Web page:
Outfielder Kirk Nieuwenhuis agrees; he likes the balance that yoga brings to his routine.
“It’s such a long season. We’re active everyday and, swinging as much as we do, that’s hard on your body. Yoga is really good for recovery and just limbering up and staying healthy,” he said. “If I go a few weeks without going, I can definitely feel it. In the offseason, it’s something that I have been trying to implement a little bit more over the last few years and it’s helped, so I think that it’s definitely a good thing.”
Corey Knebel‘s wife Danielle is a certified yoga instructor, so the pitcher is very familiar with the practice, which he has typically incorporated on his own during the offseason.
“This is the first year we’ve done it during the season. For me, I’m really tight. My hips are always tight, my legs are always tight, so it’s good to feel pretty flexible. I feel a big difference this year with it,” Knebel said.
And, while pitcher Matt Garza also says he reaps the benefits of flexibility, he enjoys the meditative side of the practice as well.
“I do yoga because it helps me control my breathing, it helps me get that under grasp. The stretching part is awesome. It really helps you get deep into stretches,” Garza said. “It used to be the stronger you are in the game, the better you are. It’s now how flexible you are. The more flexible you are, the better you can be in position and play your position. But I mainly like it because of the calming nature of the workout.”
Bliss added, “A lot of times people in general say, ‘It’s just physical,’ but it’s so far beyond that. In order to transcend the physical, you have to put in consistent effort — to invest in yourself to be your very best; what could be more important? That’s where these guys really get it and that’s what got them here; they are all in—that’s what makes this a lot of fun for me. It’s also a huge honor for me.”
And, as someone who is personally devoted to yoga, I was honored to share in this practice with Bliss and members of the Crew, if only for a day. Namaste!
I’m very excited because the Brewers Team Store just got in new Brewers Fitness Gear, including yoga mats and stability balls from Cirrus Fitness!
I have practiced yoga for many years and I can’t tell you how I excited I was to learn that the store was stocking Brewers yoga mats!
The yoga mat is 24″ x 72″ x 1/5″ and retails for $60.
The stability balls are available in 55″ and 65″ sizes for $55 each.
If you haven’t been to the store in awhile, you should stop in there the next time you’re at Miller Park–they also carry a variety of different fitness clothing from a wide selection of vendors, so you can also wear your support while you workout.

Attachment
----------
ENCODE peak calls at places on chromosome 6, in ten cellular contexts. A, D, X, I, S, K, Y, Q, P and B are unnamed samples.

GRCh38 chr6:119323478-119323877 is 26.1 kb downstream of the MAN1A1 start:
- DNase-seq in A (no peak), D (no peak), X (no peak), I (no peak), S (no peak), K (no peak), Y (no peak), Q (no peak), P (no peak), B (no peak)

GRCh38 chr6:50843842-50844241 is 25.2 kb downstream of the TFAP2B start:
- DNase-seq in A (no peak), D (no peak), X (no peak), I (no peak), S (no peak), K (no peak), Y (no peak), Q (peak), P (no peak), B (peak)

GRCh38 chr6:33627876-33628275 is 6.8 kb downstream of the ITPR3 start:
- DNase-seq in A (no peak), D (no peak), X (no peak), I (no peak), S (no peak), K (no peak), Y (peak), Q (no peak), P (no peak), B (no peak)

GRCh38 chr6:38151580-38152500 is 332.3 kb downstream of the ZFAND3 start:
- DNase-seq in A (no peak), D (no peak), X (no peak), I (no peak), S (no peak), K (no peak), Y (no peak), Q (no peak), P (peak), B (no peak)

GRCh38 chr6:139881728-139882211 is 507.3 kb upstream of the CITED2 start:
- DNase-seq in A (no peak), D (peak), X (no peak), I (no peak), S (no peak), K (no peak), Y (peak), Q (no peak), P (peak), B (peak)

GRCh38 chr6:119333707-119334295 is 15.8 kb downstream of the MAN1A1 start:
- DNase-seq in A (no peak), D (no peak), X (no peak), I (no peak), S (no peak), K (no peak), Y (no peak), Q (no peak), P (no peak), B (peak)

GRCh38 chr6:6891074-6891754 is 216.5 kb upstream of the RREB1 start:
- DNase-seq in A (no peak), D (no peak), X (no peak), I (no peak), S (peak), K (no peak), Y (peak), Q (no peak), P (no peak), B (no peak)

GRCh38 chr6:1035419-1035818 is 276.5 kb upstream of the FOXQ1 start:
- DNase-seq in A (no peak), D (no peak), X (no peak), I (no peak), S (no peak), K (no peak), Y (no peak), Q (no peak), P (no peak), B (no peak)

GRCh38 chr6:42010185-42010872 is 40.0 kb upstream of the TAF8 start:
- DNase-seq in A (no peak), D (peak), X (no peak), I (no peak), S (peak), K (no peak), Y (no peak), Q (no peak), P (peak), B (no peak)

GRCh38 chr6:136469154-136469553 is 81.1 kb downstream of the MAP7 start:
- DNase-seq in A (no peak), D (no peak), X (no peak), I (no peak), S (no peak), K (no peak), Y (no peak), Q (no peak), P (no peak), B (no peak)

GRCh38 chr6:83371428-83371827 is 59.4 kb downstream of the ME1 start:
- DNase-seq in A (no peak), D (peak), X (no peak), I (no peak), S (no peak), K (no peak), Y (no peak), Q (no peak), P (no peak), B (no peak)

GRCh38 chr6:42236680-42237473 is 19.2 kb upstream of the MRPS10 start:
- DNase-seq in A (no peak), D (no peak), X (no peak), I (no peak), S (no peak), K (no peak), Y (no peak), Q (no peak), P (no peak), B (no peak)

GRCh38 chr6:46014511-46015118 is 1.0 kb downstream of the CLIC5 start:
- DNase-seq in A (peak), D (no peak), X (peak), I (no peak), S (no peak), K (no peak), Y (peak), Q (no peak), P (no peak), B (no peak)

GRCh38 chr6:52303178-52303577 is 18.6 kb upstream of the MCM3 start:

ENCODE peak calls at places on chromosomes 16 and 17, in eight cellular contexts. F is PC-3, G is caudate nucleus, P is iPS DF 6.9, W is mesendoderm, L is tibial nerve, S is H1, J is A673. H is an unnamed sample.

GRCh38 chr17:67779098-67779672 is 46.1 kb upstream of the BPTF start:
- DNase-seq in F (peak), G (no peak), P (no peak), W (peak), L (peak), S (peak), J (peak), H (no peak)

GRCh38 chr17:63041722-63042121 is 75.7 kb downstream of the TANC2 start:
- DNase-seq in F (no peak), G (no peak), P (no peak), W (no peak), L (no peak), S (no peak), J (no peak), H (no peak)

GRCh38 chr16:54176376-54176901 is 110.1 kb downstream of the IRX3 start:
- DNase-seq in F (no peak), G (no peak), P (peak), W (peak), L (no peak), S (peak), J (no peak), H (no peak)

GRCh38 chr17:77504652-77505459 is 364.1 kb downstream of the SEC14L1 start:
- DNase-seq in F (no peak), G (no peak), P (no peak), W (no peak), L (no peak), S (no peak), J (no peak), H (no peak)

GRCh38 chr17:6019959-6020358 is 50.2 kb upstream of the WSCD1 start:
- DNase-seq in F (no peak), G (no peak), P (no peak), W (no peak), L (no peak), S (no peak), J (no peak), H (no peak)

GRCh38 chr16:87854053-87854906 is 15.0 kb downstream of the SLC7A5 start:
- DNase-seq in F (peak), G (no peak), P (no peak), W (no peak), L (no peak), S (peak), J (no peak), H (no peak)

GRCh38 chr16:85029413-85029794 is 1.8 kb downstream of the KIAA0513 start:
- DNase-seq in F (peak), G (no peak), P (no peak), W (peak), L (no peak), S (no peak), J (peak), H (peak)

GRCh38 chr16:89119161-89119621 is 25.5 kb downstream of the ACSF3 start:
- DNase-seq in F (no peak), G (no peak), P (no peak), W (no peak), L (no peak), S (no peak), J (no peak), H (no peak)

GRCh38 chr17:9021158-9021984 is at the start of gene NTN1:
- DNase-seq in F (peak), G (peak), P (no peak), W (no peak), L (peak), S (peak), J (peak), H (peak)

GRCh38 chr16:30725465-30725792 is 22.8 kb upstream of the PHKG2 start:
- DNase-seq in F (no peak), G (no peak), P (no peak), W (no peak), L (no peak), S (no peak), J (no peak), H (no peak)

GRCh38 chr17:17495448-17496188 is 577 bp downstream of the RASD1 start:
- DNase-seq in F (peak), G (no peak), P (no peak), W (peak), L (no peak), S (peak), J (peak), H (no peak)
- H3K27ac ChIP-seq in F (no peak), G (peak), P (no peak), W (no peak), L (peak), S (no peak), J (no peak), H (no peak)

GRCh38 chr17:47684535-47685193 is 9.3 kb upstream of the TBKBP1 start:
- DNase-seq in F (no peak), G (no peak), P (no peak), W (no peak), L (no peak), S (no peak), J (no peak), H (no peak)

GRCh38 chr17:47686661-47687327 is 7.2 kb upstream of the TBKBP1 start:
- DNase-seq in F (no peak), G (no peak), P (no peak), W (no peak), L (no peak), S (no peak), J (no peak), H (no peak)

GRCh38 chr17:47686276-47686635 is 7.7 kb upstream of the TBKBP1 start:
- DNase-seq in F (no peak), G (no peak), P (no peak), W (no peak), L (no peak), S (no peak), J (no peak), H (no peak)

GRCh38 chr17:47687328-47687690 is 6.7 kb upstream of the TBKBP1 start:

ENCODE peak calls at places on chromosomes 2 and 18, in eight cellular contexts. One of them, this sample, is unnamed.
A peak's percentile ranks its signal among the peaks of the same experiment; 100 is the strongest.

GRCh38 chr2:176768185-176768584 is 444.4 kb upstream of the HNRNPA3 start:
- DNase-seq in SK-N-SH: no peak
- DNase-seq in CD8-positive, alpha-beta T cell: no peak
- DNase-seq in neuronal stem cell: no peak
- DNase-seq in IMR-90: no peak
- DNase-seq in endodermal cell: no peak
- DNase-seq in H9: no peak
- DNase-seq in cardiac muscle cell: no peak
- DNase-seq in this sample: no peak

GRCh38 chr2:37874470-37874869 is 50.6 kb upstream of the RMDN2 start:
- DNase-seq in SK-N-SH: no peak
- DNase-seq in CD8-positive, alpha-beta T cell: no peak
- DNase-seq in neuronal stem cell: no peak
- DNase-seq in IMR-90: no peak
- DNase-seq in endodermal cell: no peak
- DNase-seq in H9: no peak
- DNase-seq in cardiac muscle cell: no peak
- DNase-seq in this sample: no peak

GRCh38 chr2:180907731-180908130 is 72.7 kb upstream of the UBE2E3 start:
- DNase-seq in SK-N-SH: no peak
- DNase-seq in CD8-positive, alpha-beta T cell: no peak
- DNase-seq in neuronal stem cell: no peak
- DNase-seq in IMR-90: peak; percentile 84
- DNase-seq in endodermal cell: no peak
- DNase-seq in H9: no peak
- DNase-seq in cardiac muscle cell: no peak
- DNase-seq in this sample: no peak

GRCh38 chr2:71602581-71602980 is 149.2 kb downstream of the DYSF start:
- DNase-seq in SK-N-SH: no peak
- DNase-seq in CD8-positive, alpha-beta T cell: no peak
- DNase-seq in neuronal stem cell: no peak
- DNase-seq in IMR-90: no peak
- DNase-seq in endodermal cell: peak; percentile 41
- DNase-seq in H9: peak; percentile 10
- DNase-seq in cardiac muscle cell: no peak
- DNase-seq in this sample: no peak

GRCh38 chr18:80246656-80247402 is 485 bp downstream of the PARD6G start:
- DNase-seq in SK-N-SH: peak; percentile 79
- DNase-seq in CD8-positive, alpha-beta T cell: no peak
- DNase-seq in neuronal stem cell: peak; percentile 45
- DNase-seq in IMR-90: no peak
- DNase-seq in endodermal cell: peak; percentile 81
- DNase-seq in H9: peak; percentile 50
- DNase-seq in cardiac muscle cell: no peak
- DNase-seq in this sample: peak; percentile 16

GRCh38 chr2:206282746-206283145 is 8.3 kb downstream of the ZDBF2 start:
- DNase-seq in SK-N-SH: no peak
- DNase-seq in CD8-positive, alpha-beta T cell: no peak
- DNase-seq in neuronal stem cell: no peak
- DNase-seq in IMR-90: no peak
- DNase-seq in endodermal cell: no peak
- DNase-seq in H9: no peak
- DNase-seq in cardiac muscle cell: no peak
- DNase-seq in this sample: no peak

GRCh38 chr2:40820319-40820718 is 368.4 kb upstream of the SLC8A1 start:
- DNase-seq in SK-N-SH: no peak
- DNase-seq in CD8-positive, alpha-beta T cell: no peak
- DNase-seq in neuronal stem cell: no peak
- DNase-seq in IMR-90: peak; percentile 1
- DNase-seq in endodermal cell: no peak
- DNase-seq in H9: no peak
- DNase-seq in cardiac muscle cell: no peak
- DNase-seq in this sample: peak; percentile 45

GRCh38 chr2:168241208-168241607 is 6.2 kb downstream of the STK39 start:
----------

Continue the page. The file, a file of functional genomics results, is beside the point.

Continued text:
I’m told the store will be getting in even more fitness items moving forward, so check back often. And of course, I’ll try my best to let you know about it here on the blog!
This past weekend, five people from our office competed in the Men’s Health Urbanathlon in Chicago. For those of you who aren’t familiar with this event, it is basically a 15K race with a crazy obstacle course mixed in, ending with a stair climb at Soldier Field.
Jennacy Cruz, Manager of Event Services for Stadium Operations participated in the event, as did Jason Hartlund, VP-Brewers Enterprises. From the Consumer Marketing Department (my department), Chris Barlow, Director of Group Sales; Billy Friess, Director of Season Ticket Sales; and our VP, Todd Taylor, all completed the Urbanathlon.
L-R: Chris, Jason, Todd and Billy, geared up for the Urbanathlon.
Because Chris, Billy and Todd are in my department, I had heard a lot from them about the race and the training leading up to it. I was curious: How do you train for obstacles involving concrete barriers, monster truck tires, police barricades, marine hurdles, cargo nets and stadium steps? (Okay, for these guys the last one was pretty easy.)
Hearing about the race this weekend really got me thinking. Over the years, as guys like Ryan Braun, Casey McGehee and Corey Hart have had 100-RBI seasons or guys like Prince Fielder have hit 50 home runs, my other colleagues — the athletes off the field — have accomplished some pretty amazing things as well.
Basically, what it comes down to is that in working in sports, you often find that the athletes aren’t just on the field. Because people who work in sports tend to like sports, consequently they also tend to participate in sports as well.
At the risk of accidentally leaving someone out, here’s a small sample of some of our achievements: